- After the pandemic, remote work (to some degree) will always be present
- Many companies have shifted to a "hybrid" work model
- Leaders must focus on culture when deciding where employees will work
The end of the pandemic is in sight. CHROs are divided on when that will be; some expect post-pandemic life to start this summer, others think this autumn. It certainly seems closer now than ever before. For right now, the members of Gallup's CHRO Roundtable -- the biggest group of large-company CHROs in the world -- are focusing on the impending transition into a post-pandemic world.
For many, this means integrating remote work -- at least to some degree -- permanently. But CHROs expect challenges along the way.
The Future of Work Is Flexible
Though few CHROs foresee their organizations becoming fully remote (there are notable exceptions), most expect greater work-site flexibility. In fact, some CHROs consider remote work opportunities a brand imperative, citing organizations that have already lost talent to more flexible companies. A few say their leaders have strong opinions about keeping workers on-site, but they note that productivity and engagement may decline if pandemic-era flexibility is rescinded too much or too soon.
In response, most CHROs are engineering an approach described as "flexibility within a framework" for their companies. The most popular solution by far is a mix of on-site and in-person workdays -- the well-known hybrid arrangement -- oriented toward the location, department, role and employee. So far, many companies envision employees working one to three days per week on-site to preserve the cohesion, connection and culture they had pre-pandemic.
The most popular solution by far is a mix of on-site and in-person workdays -- the well-known hybrid arrangement -- oriented toward the location, department, role and employee.
Other companies are planning an event-based schedule, where employees come together for specific occasions -- whether as a team, department, division, or organization -- monthly or yearly. One CHRO called this "intentional convening with a purpose" to share "key moments in person."
Listening to Employees While Considering Culture
As leaders analyze where employees need to be, for what and when, most CHROs report capturing employee sentiment with pulse surveys, focus groups, and the like so that decisions are made with an eye toward workers' opinions, needs, and experiences.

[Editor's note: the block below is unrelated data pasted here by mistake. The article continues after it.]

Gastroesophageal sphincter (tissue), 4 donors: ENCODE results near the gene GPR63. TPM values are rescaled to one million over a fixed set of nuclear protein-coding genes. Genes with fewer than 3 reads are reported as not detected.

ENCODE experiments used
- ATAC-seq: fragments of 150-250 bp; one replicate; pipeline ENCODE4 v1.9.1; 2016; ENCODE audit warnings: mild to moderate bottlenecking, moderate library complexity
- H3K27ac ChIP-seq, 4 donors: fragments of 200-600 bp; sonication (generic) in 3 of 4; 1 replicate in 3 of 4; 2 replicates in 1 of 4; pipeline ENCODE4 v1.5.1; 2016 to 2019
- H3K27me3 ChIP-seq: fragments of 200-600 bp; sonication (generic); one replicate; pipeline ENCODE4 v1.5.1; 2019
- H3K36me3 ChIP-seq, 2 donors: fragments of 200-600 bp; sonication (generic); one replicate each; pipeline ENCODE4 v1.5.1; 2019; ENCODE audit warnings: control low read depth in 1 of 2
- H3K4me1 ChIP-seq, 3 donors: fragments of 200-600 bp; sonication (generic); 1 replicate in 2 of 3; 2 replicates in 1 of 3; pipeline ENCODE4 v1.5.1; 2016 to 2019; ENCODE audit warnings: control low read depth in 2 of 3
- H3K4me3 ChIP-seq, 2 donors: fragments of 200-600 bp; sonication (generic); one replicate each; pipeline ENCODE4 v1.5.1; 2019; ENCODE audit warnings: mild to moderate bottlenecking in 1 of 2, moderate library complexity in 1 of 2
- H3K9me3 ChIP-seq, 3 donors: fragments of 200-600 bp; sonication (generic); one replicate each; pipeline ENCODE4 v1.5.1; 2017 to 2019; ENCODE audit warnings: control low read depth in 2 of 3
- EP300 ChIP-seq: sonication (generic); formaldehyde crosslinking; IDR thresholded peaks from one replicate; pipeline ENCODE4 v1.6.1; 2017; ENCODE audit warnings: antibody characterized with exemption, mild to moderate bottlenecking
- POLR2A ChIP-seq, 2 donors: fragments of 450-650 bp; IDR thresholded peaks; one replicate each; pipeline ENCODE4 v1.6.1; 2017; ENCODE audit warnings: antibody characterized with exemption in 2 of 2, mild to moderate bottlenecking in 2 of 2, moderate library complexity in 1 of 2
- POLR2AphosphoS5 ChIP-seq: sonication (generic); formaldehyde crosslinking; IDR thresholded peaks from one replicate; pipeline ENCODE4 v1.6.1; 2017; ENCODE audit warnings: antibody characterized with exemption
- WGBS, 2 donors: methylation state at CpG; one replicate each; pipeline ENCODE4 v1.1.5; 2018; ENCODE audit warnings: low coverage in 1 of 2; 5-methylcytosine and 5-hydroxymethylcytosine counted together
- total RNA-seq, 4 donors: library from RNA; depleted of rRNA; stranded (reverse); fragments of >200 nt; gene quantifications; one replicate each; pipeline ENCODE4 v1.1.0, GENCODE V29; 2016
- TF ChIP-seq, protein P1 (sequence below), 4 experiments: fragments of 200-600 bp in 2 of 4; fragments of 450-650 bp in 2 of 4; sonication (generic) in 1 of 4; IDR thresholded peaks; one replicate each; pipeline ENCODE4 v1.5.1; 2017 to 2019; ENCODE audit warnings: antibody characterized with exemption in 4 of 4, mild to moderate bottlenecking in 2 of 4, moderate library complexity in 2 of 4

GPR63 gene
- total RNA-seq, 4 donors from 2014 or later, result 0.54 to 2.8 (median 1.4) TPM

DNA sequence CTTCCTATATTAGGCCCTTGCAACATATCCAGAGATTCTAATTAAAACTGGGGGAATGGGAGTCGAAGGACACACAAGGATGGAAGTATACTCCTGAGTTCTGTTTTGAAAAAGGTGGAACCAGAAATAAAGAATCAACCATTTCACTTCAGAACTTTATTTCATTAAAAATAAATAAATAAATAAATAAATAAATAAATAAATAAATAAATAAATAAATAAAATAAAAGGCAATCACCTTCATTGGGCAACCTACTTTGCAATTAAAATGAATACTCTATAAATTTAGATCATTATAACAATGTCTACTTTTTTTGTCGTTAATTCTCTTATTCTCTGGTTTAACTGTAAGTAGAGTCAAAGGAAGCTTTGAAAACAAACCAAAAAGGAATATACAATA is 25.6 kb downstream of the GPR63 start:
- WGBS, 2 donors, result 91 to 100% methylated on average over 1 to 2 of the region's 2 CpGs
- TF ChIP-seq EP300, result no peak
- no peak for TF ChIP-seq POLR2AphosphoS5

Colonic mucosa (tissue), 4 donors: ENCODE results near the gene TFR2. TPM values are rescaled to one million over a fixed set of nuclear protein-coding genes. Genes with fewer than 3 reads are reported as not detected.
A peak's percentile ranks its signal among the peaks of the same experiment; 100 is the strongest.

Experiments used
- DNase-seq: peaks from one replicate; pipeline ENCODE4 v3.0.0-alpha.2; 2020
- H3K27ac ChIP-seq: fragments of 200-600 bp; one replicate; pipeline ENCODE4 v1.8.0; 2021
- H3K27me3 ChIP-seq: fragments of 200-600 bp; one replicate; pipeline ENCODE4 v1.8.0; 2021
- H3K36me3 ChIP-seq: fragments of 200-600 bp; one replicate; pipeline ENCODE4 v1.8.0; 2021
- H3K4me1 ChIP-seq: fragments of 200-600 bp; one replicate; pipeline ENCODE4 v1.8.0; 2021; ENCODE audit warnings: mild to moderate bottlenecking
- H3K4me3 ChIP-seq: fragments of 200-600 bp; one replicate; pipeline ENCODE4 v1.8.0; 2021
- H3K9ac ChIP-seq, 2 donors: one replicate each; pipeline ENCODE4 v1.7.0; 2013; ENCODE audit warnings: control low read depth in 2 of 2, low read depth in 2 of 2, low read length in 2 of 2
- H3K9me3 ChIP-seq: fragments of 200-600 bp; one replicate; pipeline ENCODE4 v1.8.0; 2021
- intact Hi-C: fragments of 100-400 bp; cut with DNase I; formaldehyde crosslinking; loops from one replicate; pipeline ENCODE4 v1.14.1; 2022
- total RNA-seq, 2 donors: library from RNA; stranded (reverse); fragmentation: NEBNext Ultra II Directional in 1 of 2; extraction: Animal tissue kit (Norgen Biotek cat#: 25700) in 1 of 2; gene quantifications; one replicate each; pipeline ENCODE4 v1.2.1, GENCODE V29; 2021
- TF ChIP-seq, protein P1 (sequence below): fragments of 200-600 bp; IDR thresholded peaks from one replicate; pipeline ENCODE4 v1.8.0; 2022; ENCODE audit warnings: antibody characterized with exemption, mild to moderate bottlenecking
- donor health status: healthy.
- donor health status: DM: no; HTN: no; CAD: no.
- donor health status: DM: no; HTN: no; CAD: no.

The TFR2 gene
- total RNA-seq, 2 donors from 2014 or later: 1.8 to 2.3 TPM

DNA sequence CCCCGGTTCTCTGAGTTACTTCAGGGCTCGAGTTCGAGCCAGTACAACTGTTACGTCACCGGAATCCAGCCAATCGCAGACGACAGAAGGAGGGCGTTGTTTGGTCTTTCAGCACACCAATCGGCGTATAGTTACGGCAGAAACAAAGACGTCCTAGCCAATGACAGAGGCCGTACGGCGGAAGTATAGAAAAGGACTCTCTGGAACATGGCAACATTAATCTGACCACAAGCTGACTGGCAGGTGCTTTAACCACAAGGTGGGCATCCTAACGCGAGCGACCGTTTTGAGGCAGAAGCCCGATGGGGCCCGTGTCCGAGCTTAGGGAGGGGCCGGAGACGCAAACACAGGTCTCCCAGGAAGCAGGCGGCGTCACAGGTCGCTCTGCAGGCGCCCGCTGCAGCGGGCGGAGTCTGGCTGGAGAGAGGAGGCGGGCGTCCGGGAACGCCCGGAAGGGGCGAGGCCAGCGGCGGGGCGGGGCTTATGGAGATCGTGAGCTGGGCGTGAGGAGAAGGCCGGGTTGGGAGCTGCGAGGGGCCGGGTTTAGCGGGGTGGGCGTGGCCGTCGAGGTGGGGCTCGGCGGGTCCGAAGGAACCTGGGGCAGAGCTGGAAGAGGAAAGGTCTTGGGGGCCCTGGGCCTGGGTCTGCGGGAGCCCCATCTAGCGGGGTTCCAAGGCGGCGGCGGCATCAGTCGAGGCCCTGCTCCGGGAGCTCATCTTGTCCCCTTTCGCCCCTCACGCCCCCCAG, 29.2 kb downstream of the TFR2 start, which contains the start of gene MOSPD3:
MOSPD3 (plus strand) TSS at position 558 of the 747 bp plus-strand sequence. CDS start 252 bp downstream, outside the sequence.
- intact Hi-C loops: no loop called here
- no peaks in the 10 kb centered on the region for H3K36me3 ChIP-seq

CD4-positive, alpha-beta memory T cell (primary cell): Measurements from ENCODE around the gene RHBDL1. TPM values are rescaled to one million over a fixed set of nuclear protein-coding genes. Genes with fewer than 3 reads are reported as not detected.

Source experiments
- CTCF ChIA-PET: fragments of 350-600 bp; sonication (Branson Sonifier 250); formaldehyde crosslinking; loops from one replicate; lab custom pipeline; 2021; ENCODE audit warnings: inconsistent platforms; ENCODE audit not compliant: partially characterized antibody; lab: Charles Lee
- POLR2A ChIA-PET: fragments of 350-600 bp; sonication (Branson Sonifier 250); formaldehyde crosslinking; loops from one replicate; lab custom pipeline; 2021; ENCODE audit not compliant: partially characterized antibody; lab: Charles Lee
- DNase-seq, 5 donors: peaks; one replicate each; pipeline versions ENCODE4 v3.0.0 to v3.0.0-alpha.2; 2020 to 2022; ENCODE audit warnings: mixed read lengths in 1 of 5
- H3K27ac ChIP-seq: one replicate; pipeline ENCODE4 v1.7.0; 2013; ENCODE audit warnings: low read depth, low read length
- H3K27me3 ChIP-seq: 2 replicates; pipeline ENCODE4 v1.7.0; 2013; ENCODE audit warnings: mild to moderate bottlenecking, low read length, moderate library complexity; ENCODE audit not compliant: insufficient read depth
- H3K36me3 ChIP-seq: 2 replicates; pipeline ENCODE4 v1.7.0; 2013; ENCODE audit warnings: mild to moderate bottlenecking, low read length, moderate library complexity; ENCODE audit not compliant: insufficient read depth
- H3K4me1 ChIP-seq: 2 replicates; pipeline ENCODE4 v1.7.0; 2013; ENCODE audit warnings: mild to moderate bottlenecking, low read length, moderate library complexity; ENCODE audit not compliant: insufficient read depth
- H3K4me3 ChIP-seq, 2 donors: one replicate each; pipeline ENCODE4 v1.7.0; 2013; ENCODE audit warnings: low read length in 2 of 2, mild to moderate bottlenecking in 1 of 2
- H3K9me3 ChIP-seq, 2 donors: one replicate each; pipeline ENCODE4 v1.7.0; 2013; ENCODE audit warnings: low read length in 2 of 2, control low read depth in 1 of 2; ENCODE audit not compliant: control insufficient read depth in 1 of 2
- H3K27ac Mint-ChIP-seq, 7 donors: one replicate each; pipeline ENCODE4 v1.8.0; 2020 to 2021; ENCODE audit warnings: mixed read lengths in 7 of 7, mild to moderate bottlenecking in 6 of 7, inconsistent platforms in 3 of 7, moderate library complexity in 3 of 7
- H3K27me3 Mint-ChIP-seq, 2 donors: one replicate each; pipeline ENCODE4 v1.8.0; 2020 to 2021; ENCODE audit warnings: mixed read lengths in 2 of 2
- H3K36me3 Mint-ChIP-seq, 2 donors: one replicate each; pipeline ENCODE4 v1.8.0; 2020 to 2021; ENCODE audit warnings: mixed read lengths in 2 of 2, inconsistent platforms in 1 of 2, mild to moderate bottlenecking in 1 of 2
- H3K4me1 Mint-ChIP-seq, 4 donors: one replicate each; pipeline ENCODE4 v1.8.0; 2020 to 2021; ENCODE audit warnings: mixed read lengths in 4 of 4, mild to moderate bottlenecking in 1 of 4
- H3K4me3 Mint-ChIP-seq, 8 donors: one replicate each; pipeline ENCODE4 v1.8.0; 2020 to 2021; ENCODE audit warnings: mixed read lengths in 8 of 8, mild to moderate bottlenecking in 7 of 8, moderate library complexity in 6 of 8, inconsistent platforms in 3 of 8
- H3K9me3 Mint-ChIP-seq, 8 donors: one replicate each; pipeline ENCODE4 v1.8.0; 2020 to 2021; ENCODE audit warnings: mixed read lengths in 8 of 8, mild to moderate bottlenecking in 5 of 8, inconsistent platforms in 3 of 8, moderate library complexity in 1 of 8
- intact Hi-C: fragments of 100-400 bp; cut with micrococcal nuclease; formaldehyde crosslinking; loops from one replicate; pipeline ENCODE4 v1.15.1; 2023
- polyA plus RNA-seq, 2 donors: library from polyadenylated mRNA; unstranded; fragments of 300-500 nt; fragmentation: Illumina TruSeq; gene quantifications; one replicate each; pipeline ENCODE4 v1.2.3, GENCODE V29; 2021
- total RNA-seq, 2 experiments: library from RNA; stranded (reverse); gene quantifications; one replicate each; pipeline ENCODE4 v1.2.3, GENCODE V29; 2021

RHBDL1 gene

CHROs say their leadership teams are adding their experience, foresight, and their understanding of their company and its goals, infrastructure, and resources to that employee feedback to craft a solution that will put their best foot forward in the future of work -- "to meet employee needs with what we need at the business level," as one CHRO put it.
Some CHROs say their hybrid policies will cover every remote worker to ensure a consistent and fair employee experience. Other CHROs will empower management to individualize to the needs and preferences of employees, the nature of the work, the composition of the team, and the managers' abilities and working style. Most have realized these decisions aren't a matter of policy as much as a matter of culture.
The Corporate Costs and the Legal Realities of Remote Work
One of the primary financial benefits of large-scale remote work is the reduction of corporate costs with a smaller real-estate footprint. Some CHROs say remote work is also a talent strategy that can expand the talent pool, retain top performers, or even poach talent from less progressive companies. Even organizations that opt for a middle path when it comes to remote work -- hybrid arrangements, greater flextime, new work-life balance policies -- feature those decisions prominently in branding and talent strategy.
These new policies have implications for every facet of HR. One of the most challenging has been addressing unauthorized relocation during the pandemic.
Tracking these employees down has been an enormous headache but a necessary one: compensation, benefits and tax laws differ among states and countries. Although physically and theoretically people can work anywhere, they can't be employed everywhere, so CHROs must choose between expanding employee location options or reeling in their rogue employees.